Can Laugh Tracks Make Anything Funny? A "Gutfeld!" Experiment
The new Fox News late night show strains the limits of what can be considered humor.
Last week Fox News introduced their latest attempt at late-night comedy: Gutfeld!
Previous forays into the genre have included the short-lived, criticially panned The 1/2 Hour News Hour — the network's response to The Daily Show — and Gutfeld's own show Red Eye, which aired in a 3:00 AM time slot, and The Greg Gutfeld Show, which ran on Saturday night's at 10:00 from 2015 until just a few weeks before the Gutfeld! premiere. But in a new weeknight spot at 11:00, Greg Gutfeld of The Five is officially up against the traditional late-night hosts like Stephen Colbert and Jimmy Fallon.
And while he has upped his game so much that he had to add that exclamation point to his last name, Greg Gutfeld was the first to acknowledge where he differs from his competition — he's not a comedian. And when you subject yourself to a clip of Gutfeld!, that difference could not be more apparent.
sweet googly moogly https://t.co/qxpEDghbi7— Andrew Lawrence (@Andrew Lawrence) 1617678305.0
Are these jokes? Are they even supposed to be funny, or are they just a more casual, sarcastic way to tap into the same nexus of confusion and resentment that Fox News has been cultivating in its viewers' brains since the gays took back the word "queer?"
Because while Greg Gutfeld — not a comedian, but not really anything else either — is quick to lambast "the media" as playing a partisan, Left vs. Right game where "the way you win is by being the first and loudest, without facts or context," he hasn't done much of anything to remove himself from that dynamic.
Fox News host Greg Gutfeld has thoughts on the media trying to make people hate each other. (… https://t.co/1vlioBqhg6— Eric Hananoki (@Eric Hananoki) 1617892548.0
The Problem with Conservative "Comedy"
He doesn't throw shade at any of his fellow Fox pundits, or at seemingly any conservative — he somehow thinks he can have a political comedy show without talking about Matt Gaetz. But he can't even get through a sentence decrying partisanship without throwing a loud, fact-and-context-free shot at Fox News' favorite leftist punching bag: "The Left-Right thing is deader than a bill submitted to congress by AOC."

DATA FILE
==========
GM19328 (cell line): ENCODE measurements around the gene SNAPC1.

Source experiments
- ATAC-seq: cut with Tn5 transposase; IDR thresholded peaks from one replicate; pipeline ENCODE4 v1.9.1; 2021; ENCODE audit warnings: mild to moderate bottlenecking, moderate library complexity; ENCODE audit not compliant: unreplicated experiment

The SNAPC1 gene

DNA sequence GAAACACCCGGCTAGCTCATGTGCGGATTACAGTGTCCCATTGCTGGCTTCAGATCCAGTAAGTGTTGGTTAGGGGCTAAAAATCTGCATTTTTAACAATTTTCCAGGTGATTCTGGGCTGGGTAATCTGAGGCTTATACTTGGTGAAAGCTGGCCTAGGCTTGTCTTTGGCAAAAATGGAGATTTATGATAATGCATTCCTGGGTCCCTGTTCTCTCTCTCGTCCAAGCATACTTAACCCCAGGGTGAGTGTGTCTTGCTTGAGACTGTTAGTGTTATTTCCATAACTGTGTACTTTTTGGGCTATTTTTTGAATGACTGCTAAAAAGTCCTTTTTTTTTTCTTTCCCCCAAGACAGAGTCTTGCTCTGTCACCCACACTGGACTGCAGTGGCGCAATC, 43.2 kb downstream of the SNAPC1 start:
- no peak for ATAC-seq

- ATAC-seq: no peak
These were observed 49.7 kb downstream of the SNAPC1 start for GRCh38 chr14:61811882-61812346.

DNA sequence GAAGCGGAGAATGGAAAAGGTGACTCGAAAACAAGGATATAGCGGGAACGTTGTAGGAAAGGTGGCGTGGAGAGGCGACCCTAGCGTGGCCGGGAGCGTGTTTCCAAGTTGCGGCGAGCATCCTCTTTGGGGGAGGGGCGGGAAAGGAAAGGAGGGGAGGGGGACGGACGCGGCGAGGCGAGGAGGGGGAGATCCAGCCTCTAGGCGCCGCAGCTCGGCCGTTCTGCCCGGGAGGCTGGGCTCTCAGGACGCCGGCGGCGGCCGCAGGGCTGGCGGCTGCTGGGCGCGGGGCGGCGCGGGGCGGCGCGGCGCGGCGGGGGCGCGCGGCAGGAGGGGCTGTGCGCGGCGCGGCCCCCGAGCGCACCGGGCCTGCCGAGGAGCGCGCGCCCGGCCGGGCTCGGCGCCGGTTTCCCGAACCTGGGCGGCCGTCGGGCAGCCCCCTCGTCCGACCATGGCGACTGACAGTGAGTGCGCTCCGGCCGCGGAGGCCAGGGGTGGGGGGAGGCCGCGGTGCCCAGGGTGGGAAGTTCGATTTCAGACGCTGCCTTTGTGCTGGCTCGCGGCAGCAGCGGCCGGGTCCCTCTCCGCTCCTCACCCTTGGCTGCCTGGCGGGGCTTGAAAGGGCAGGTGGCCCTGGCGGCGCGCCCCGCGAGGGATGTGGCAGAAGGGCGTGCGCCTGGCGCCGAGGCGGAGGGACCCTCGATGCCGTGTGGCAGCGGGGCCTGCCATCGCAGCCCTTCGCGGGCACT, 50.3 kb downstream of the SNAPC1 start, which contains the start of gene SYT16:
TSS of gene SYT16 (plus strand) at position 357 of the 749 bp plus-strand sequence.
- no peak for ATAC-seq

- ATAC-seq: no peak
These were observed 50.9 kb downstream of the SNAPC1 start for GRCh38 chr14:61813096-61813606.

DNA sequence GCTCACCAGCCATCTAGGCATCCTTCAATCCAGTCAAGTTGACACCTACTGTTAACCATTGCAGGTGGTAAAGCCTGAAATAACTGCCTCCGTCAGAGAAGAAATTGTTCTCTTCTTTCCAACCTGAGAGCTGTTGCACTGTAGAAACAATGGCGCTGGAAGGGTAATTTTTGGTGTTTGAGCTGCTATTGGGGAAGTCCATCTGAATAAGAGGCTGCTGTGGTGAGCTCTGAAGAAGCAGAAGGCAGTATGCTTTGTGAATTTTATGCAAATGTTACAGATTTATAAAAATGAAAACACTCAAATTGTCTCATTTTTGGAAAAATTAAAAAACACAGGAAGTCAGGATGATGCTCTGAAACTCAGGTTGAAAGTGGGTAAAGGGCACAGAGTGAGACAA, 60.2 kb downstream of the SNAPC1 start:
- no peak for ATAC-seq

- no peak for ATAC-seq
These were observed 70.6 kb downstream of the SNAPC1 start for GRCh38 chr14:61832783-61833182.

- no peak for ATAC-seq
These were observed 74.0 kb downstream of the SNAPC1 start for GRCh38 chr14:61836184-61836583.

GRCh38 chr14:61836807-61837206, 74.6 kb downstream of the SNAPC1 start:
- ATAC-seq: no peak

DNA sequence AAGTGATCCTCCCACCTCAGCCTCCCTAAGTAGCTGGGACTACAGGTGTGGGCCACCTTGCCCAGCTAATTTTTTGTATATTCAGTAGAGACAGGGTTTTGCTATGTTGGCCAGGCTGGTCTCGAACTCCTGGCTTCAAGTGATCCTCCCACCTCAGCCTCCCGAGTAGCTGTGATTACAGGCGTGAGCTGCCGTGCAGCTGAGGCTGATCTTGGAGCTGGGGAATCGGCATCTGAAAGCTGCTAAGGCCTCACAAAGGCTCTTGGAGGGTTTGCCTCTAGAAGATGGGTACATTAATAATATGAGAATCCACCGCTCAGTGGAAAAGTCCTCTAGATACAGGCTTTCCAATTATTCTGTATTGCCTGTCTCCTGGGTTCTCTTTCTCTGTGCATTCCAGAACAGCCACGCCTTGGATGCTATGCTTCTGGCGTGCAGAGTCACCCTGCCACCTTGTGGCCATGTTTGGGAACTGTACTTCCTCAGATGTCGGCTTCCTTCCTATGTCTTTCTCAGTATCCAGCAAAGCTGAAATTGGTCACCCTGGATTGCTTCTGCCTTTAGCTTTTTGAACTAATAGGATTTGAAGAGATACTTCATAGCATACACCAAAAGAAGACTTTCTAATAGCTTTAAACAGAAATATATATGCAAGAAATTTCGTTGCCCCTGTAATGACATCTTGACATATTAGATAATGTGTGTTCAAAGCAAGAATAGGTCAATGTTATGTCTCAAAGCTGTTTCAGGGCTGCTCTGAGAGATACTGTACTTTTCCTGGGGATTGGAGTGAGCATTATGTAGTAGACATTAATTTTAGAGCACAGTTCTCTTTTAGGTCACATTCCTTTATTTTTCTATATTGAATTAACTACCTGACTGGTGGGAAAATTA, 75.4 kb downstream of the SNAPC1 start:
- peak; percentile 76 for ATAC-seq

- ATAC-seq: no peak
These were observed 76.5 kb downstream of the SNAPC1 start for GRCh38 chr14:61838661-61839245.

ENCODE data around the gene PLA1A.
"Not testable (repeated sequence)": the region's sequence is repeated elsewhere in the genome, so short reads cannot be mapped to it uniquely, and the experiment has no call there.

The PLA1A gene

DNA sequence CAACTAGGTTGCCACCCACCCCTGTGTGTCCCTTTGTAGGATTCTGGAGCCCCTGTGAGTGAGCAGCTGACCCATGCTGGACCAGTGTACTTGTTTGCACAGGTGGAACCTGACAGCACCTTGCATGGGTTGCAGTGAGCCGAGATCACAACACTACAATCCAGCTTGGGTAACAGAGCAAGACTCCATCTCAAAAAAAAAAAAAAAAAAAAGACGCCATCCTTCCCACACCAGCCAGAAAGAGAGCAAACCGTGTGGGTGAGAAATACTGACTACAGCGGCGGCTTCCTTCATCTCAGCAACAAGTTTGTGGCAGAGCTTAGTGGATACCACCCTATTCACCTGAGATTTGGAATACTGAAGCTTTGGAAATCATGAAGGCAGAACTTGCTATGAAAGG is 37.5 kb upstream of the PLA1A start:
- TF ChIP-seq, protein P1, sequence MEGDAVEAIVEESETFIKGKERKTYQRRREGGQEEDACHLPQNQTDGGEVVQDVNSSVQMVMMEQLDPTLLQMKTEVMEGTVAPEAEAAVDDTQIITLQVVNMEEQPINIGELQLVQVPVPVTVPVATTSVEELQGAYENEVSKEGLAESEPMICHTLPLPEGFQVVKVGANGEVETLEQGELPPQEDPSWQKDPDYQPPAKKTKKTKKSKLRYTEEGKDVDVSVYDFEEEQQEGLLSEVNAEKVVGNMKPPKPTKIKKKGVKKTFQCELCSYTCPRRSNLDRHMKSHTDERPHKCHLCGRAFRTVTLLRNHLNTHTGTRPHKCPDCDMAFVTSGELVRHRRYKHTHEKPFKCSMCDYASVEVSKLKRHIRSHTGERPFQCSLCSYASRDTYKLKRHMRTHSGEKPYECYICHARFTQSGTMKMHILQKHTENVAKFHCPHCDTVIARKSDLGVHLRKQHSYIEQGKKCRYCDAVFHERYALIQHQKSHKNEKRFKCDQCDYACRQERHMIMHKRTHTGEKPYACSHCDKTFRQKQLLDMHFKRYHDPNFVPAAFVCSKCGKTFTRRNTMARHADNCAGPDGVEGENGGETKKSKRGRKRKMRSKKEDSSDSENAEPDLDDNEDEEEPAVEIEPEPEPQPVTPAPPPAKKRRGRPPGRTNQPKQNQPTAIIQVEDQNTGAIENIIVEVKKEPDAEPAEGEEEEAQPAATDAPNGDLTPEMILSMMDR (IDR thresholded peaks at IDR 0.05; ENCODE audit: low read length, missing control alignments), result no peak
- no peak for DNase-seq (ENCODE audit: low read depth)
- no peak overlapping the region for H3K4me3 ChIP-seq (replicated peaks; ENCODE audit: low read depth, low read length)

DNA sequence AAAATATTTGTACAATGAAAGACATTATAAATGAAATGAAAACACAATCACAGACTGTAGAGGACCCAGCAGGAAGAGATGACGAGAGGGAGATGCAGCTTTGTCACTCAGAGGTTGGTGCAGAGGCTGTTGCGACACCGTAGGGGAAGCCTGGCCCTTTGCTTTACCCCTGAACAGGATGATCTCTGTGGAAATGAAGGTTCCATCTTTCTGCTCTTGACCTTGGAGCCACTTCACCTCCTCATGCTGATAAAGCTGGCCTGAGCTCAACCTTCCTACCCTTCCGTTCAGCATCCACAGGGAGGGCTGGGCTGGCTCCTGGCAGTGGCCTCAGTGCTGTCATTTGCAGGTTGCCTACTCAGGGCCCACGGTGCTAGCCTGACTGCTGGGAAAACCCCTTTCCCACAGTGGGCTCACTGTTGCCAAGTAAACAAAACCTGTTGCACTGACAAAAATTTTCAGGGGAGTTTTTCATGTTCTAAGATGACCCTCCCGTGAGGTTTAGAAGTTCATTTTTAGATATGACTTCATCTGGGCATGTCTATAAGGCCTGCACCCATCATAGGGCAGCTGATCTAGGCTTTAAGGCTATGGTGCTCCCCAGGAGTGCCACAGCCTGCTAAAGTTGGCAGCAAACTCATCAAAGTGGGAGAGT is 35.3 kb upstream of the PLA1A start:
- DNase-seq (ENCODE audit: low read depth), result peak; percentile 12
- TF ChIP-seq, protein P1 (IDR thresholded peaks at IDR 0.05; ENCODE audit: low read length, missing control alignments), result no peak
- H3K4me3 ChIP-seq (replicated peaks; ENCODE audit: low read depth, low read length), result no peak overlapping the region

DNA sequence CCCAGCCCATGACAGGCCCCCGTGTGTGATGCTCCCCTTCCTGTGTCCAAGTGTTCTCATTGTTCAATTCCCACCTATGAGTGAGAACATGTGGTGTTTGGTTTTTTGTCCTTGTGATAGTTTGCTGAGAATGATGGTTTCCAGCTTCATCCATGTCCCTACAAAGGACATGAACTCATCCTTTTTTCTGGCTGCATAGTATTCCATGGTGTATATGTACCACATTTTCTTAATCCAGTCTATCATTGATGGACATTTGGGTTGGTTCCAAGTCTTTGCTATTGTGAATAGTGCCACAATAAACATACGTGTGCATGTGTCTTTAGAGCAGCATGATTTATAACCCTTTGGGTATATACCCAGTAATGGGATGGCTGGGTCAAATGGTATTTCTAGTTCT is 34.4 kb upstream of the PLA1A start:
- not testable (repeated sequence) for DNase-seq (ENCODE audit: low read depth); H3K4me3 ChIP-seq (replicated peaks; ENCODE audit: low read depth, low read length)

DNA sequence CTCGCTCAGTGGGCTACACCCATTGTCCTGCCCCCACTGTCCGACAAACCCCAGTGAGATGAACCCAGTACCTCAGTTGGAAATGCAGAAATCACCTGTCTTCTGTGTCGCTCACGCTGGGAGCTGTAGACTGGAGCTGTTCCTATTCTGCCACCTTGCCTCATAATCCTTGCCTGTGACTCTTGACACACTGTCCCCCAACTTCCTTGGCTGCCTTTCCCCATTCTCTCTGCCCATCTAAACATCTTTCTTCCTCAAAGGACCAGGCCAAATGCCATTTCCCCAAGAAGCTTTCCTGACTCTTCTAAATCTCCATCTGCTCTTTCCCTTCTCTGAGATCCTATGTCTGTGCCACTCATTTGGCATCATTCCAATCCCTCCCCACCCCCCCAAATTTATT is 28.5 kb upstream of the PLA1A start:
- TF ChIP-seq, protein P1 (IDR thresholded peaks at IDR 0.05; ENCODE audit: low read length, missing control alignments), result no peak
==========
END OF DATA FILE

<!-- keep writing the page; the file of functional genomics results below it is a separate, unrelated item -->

And while his criticisms of Joe Biden as senile, Kamala Harris as opportunistic, and Hunter Biden as a failson could all be reasonable fodder for comedy, they would be undermined by Gutfeld's fawning conservatisim even if he didn't fumble his awkward punchlines or compensate for the studio audience's lack of response by smirking and chuckling at his own wit or informing them after the fact, "That was a joke."
In the days since its premiere, the show's producers have evidently noticed that they have a problem and have reached out for freelance writers to offer their talents. But are they looking in the wrong direction?
Sure, the show has terrible writing that recycles the same lame "jokes" over and over again — everyone on CNN is obsessed with calling each other racist, Brian Williams lies. It's so bad that even guests and old colleagues can't hide their disbelief. But they're not going to find writers who can make conservative political commentary funny.
Ouch. https://t.co/9ats04Fqe6— Aaron Rupar (@Aaron Rupar) 1617680786.0
At the core of conservative thought is the principle that authority, tradition, and hierarchy are inherently good and should be preserved. Is there anything more antithetical to the fundamentally anti-establishment cause of comedy than adherence to those concepts? Any writers they manage to hire are likely to be either as hopelessly unfunny or out of alignment with the show's conservative ethos.